We’ve collected the best Female Character Quotes from the greatest minds of the world: Elisha Cuthbert, Khandi Alexander, Madchen Amick, John Singleton, Alexandra Daddario. Use them as an inspiration.
I guess there’s a vulnerability in seeing a female character trying to get out of something really drastic.
In ‘Boyz N the Hood,’ every female character was three-dimensional.
Joanna is a strong female character, and I love playing her. But one of the things about her is that she always says exactly what she’s thinking.
I do feel privileged to play Elektra, because definitely she is a strong female character. She’s a strong character. It would be nice if eventually we’d just say she’s a strong character, not a strong female character.
I did not find that writing a diary with a lead male character differed in any essential way from writing one with a female character. They all had the same challenges in terms of attempting to establish an identity, coping with loneliness, friendships, relationships.
I want to do a little bit of everything. I want to play a good, strong female character.
I see the portrayal of any believable female character as feminist.
The funny thing with Ophelia is that I remembered her being this really cool, awesome female character when I read ‘Hamlet‘ in high school, and when I went back and read it, no, she’s not.
There’s no need for a female character that does things like a male character; that’s not what makes interesting female characters in my view.
When I was just starting out, I had two choices: I could be the beautiful girl on the main man‘s arm as decoration, or I would have to do a little independent movie to get any depth in the female character.
I think that Hollywood misconstrues actresses saying, ‘Oh I wanna play a strong female character,’ like we all want to play, like, superheroes or something.
Sometimes, there can be a slightly condescending assumption that anything unlikable about a female character is a mistake, as if they’re a contestant in a beauty pageant and have to seem charming and upbeat all the time.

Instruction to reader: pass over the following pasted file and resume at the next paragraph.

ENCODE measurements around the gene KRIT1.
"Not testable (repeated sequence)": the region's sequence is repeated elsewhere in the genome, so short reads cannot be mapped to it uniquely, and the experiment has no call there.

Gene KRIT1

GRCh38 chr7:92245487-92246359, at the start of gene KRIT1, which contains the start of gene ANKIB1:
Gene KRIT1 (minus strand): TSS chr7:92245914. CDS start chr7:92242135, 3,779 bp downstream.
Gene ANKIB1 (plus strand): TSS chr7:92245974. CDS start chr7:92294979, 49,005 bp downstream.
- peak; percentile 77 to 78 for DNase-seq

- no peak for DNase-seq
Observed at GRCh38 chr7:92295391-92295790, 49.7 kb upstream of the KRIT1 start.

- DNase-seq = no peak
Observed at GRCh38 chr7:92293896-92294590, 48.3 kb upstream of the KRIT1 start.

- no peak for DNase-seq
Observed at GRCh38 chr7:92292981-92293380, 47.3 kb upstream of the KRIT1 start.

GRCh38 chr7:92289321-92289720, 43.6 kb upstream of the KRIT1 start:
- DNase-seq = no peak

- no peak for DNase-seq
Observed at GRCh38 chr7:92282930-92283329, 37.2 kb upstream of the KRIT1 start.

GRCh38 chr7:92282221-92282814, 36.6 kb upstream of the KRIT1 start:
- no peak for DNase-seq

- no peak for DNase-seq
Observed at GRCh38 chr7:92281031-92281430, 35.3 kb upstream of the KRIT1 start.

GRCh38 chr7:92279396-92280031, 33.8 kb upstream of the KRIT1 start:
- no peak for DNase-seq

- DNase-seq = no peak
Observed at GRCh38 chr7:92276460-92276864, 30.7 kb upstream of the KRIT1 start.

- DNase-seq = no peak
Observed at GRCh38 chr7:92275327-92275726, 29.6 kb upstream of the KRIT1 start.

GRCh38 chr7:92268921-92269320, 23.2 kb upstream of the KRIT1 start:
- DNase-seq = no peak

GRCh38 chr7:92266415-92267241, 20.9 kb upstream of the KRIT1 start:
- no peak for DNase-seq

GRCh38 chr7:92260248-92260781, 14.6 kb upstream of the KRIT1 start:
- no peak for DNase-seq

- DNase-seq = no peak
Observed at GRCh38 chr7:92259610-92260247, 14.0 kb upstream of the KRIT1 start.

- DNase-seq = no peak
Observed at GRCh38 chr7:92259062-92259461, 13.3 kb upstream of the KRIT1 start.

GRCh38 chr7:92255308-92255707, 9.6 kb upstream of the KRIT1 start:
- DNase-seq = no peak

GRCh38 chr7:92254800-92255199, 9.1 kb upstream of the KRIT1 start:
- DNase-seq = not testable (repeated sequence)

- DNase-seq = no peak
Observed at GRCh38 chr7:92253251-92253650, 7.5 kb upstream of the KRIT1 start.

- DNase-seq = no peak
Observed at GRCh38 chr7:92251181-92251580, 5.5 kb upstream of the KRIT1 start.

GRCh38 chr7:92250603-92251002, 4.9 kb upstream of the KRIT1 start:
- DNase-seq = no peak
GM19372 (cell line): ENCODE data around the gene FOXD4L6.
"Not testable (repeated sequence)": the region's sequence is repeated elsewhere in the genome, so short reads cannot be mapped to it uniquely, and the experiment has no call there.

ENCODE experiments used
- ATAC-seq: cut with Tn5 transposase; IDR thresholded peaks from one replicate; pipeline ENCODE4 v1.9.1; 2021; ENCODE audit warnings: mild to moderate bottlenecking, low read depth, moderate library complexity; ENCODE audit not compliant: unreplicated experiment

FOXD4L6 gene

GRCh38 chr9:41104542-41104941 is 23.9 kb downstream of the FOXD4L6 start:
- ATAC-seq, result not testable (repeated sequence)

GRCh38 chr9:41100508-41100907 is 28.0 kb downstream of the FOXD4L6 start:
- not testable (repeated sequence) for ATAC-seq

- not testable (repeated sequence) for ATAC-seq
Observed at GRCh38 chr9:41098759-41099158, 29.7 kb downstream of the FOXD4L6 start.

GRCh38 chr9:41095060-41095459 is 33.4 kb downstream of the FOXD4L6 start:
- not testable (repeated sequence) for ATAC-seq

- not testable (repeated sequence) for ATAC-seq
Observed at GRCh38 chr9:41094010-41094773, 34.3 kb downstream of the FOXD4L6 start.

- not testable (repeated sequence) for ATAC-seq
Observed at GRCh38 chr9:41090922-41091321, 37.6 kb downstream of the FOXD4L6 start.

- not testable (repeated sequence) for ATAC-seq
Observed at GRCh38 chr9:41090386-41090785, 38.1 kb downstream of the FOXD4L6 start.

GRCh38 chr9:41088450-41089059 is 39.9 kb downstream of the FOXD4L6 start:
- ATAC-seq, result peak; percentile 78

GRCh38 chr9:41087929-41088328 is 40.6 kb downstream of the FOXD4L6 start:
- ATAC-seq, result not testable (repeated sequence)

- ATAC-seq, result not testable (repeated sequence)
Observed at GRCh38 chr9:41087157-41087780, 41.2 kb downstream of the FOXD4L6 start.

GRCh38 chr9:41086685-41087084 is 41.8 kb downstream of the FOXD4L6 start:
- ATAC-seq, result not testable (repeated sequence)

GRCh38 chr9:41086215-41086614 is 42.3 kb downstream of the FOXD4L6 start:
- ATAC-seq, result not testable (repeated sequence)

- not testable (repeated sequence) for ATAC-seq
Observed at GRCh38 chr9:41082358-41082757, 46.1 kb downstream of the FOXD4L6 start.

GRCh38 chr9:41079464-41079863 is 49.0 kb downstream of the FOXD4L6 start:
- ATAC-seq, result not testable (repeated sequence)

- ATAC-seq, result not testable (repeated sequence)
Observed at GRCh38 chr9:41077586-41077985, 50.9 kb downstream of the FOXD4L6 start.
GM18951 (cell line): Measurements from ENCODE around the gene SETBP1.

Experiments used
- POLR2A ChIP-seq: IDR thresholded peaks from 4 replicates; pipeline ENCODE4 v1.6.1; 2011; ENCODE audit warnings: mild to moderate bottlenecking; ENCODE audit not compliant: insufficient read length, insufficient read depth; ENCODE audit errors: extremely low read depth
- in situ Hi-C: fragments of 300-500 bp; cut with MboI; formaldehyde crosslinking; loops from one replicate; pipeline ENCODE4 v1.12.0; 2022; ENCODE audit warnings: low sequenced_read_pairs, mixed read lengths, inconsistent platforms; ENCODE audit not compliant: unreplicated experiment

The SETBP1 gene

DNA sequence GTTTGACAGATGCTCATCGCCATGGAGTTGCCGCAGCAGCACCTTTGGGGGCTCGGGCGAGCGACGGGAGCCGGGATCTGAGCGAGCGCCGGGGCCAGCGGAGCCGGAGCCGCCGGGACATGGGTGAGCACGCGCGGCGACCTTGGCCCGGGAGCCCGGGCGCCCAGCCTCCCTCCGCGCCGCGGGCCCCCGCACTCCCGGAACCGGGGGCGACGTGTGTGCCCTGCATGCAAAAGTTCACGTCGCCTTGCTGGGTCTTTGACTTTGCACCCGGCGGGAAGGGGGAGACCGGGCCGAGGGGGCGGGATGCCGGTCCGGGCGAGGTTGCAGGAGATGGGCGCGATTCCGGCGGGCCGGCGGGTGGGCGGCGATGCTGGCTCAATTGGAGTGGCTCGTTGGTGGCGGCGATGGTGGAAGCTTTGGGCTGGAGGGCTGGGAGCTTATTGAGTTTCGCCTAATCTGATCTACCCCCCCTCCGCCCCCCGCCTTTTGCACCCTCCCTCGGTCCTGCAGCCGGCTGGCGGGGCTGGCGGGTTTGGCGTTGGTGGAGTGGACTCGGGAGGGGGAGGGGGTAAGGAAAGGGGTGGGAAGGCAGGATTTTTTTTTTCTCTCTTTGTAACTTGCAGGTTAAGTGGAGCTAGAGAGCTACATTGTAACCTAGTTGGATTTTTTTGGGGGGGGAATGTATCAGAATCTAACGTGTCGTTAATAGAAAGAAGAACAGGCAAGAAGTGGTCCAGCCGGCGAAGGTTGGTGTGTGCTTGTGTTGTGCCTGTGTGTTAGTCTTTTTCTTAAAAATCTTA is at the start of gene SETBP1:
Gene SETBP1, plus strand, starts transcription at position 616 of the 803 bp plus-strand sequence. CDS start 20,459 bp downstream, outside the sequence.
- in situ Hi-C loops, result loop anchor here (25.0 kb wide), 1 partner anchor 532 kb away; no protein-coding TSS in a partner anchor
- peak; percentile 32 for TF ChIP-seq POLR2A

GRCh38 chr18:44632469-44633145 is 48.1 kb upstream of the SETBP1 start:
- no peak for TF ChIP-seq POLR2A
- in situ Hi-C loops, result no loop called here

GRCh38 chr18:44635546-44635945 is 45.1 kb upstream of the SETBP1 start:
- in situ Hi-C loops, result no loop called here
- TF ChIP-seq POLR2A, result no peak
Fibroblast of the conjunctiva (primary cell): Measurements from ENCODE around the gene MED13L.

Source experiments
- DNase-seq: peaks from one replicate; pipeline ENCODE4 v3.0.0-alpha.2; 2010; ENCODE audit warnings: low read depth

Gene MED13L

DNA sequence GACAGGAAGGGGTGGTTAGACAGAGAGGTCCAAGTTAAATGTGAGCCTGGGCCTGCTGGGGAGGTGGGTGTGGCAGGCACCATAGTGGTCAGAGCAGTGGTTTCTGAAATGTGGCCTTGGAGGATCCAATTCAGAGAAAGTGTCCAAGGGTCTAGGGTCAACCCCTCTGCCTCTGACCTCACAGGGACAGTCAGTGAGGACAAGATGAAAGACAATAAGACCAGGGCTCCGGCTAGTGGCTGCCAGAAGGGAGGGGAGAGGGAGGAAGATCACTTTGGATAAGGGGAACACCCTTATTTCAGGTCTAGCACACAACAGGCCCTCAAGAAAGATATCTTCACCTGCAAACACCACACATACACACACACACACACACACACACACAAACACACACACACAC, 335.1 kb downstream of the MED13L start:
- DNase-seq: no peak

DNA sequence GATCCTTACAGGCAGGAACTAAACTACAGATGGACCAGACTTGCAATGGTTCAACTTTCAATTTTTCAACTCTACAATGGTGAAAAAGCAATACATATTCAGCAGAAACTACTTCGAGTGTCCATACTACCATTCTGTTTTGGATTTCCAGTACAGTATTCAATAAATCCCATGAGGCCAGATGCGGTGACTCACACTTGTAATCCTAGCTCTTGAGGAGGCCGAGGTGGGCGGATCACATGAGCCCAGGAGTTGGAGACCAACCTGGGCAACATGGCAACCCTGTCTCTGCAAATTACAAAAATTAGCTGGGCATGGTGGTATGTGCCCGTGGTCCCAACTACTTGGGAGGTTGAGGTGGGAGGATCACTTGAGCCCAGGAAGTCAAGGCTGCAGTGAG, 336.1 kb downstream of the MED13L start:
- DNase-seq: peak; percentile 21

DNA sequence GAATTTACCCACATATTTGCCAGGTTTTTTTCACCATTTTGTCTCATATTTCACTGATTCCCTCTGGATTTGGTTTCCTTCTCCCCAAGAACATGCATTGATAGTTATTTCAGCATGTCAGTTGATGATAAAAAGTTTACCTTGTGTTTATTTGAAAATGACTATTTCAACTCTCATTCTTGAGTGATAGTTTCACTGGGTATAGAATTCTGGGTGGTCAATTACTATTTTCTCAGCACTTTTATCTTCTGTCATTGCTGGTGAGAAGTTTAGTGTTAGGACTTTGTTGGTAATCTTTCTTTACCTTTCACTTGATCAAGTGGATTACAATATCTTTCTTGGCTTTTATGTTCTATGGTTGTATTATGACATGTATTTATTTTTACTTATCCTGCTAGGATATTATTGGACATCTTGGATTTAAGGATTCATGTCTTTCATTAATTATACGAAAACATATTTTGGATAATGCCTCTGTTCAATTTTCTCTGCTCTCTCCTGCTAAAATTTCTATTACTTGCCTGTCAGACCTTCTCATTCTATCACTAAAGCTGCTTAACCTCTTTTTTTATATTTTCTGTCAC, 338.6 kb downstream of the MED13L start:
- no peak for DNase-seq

I grew up on comics in the 1960s era, when ‘Wonder Woman‘ was rather silly. She was an interchangeable female character plagued by bad stereotypes. She cried at the drop of a hat, she was worried about how she looked, all of that.
I have a real passion for playing a role that’s a strong female character, that’s just not typical, with a lot of heart, not an easy sell of a movie, not real commercial. It doesn’t have to be a big movie, but I’m just looking for something that I really, truly, 100 percent believe in and am behind.
Ambition alone cannot define a progressive female character.
I take great pride in portraying a strong female character who is independent and can take care of herself. I don’t think we get to see that enough in television.
In 1996, Shakespeare‘s ‘Twelfth Night‘ was removed from classrooms after a school board passed a ‘prohibition of alternative lifestyle instruction‘ act. Apparently, a young female character disguised as a boy was a danger to the youth of Merrimack, New Hampshire.
Oftentimes in films, the female character, if she’s not the protagonist – and often, even if she is – feels like an imitation of what a woman is.
I loved seeing a lead female character who isn’t perfect and isn’t demonized for it.
I don’t believe that a female character needs to surrender her femininity in order to be an action hero.